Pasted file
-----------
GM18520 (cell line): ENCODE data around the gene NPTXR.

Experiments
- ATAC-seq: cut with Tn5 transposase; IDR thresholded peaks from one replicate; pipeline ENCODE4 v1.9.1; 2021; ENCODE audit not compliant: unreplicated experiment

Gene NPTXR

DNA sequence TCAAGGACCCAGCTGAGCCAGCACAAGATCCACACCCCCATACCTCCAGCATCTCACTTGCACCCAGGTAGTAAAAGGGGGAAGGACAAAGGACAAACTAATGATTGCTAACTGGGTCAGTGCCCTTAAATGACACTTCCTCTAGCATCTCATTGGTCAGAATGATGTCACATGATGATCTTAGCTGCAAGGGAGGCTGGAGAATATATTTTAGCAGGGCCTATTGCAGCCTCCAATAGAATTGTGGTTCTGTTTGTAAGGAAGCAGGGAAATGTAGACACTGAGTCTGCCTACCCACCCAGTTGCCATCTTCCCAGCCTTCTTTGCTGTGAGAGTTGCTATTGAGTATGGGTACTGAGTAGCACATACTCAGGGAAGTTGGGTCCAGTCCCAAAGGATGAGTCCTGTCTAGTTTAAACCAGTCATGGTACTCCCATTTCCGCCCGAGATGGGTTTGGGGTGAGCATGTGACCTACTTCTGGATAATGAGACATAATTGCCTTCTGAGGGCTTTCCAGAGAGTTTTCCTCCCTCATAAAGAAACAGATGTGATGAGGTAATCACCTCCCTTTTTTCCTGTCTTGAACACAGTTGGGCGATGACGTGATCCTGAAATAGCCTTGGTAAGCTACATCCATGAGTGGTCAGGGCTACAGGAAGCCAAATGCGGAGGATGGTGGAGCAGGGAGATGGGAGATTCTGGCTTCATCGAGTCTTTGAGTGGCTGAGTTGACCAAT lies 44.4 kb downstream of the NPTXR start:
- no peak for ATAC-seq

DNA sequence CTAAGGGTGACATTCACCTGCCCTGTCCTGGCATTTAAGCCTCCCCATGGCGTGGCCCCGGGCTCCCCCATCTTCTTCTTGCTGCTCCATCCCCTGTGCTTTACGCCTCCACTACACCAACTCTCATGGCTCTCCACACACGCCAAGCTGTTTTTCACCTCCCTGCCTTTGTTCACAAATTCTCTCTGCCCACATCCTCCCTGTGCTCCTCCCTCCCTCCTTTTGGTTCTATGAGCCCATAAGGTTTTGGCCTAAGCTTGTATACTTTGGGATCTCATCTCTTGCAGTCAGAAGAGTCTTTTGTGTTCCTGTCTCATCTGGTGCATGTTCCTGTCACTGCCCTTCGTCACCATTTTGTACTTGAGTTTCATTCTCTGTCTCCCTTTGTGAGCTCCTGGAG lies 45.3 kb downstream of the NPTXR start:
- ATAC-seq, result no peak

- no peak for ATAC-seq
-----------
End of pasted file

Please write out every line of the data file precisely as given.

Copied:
GM18520 (cell line): ENCODE data around the gene NPTXR.

Experiments
- ATAC-seq: cut with Tn5 transposase; IDR thresholded peaks from one replicate; pipeline ENCODE4 v1.9.1; 2021; ENCODE audit not compliant: unreplicated experiment

Gene NPTXR

DNA sequence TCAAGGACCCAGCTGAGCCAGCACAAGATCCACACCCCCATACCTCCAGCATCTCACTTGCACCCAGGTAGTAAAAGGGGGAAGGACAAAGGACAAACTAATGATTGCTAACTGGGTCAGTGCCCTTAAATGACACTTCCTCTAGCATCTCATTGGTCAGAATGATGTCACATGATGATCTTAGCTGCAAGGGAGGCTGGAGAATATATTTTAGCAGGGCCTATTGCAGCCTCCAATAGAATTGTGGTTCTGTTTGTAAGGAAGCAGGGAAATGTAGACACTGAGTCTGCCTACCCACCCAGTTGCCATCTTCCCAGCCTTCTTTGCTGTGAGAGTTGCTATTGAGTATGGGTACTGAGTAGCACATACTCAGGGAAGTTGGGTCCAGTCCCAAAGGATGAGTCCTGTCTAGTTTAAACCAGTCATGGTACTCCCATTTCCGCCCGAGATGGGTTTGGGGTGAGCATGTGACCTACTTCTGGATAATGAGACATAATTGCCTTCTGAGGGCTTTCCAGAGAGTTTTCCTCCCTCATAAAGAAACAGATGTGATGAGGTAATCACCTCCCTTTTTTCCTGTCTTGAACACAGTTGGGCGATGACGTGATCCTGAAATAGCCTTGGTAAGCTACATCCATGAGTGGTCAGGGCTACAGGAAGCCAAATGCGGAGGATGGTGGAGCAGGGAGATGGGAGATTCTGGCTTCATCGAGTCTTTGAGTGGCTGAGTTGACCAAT lies 44.4 kb downstream of the NPTXR start:
- no peak for ATAC-seq

DNA sequence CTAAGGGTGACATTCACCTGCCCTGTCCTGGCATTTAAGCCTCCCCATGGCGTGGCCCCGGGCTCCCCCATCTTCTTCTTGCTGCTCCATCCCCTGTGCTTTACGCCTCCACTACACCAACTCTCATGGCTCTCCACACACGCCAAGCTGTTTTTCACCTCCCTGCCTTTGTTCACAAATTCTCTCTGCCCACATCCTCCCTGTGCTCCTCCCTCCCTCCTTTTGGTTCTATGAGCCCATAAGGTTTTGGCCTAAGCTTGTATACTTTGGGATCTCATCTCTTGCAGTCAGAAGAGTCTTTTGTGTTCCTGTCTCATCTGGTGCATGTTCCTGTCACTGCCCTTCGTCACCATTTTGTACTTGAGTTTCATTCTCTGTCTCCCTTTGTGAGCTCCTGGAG lies 45.3 kb downstream of the NPTXR start:
- ATAC-seq, result no peak

- no peak for ATAC-seq